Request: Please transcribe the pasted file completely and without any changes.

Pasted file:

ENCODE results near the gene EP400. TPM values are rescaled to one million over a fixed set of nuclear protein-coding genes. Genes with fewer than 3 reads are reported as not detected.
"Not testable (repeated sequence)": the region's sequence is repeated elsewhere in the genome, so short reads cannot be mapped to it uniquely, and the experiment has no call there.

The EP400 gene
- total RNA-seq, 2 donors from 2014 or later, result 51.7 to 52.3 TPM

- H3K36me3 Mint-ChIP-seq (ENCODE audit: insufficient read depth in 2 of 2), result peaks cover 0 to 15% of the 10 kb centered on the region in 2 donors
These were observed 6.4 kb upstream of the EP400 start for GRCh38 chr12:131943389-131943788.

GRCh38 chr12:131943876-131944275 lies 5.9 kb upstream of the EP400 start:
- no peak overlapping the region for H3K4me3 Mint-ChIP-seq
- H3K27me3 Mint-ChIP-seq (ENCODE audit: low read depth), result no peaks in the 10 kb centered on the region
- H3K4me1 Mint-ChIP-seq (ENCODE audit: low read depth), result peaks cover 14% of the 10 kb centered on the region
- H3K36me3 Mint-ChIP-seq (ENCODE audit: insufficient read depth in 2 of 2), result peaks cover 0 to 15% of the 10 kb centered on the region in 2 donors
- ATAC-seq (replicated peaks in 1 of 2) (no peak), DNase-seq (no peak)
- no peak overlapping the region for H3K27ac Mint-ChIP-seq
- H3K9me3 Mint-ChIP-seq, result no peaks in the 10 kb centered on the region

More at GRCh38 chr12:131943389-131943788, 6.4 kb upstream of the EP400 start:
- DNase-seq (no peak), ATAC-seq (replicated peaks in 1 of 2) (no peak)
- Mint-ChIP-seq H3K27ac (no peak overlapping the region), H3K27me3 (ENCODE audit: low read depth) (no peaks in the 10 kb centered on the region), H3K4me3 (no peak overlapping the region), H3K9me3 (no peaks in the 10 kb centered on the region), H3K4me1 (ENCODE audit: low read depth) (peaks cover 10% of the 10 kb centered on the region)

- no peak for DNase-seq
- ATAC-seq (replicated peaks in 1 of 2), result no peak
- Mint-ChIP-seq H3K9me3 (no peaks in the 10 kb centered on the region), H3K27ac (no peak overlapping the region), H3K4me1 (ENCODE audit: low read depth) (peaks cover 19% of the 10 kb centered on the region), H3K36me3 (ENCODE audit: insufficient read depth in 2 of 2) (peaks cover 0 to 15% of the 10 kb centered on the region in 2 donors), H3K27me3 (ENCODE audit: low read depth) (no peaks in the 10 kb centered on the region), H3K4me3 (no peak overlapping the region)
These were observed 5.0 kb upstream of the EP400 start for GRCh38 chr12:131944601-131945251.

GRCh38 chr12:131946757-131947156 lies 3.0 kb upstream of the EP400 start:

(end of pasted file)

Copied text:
ENCODE results near the gene EP400. TPM values are rescaled to one million over a fixed set of nuclear protein-coding genes. Genes with fewer than 3 reads are reported as not detected.
"Not testable (repeated sequence)": the region's sequence is repeated elsewhere in the genome, so short reads cannot be mapped to it uniquely, and the experiment has no call there.

The EP400 gene
- total RNA-seq, 2 donors from 2014 or later, result 51.7 to 52.3 TPM

- H3K36me3 Mint-ChIP-seq (ENCODE audit: insufficient read depth in 2 of 2), result peaks cover 0 to 15% of the 10 kb centered on the region in 2 donors
These were observed 6.4 kb upstream of the EP400 start for GRCh38 chr12:131943389-131943788.

GRCh38 chr12:131943876-131944275 lies 5.9 kb upstream of the EP400 start:
- no peak overlapping the region for H3K4me3 Mint-ChIP-seq
- H3K27me3 Mint-ChIP-seq (ENCODE audit: low read depth), result no peaks in the 10 kb centered on the region
- H3K4me1 Mint-ChIP-seq (ENCODE audit: low read depth), result peaks cover 14% of the 10 kb centered on the region
- H3K36me3 Mint-ChIP-seq (ENCODE audit: insufficient read depth in 2 of 2), result peaks cover 0 to 15% of the 10 kb centered on the region in 2 donors
- ATAC-seq (replicated peaks in 1 of 2) (no peak), DNase-seq (no peak)
- no peak overlapping the region for H3K27ac Mint-ChIP-seq
- H3K9me3 Mint-ChIP-seq, result no peaks in the 10 kb centered on the region

More at GRCh38 chr12:131943389-131943788, 6.4 kb upstream of the EP400 start:
- DNase-seq (no peak), ATAC-seq (replicated peaks in 1 of 2) (no peak)
- Mint-ChIP-seq H3K27ac (no peak overlapping the region), H3K27me3 (ENCODE audit: low read depth) (no peaks in the 10 kb centered on the region), H3K4me3 (no peak overlapping the region), H3K9me3 (no peaks in the 10 kb centered on the region), H3K4me1 (ENCODE audit: low read depth) (peaks cover 10% of the 10 kb centered on the region)

- no peak for DNase-seq
- ATAC-seq (replicated peaks in 1 of 2), result no peak
- Mint-ChIP-seq H3K9me3 (no peaks in the 10 kb centered on the region), H3K27ac (no peak overlapping the region), H3K4me1 (ENCODE audit: low read depth) (peaks cover 19% of the 10 kb centered on the region), H3K36me3 (ENCODE audit: insufficient read depth in 2 of 2) (peaks cover 0 to 15% of the 10 kb centered on the region in 2 donors), H3K27me3 (ENCODE audit: low read depth) (no peaks in the 10 kb centered on the region), H3K4me3 (no peak overlapping the region)
These were observed 5.0 kb upstream of the EP400 start for GRCh38 chr12:131944601-131945251.

GRCh38 chr12:131946757-131947156 lies 3.0 kb upstream of the EP400 start: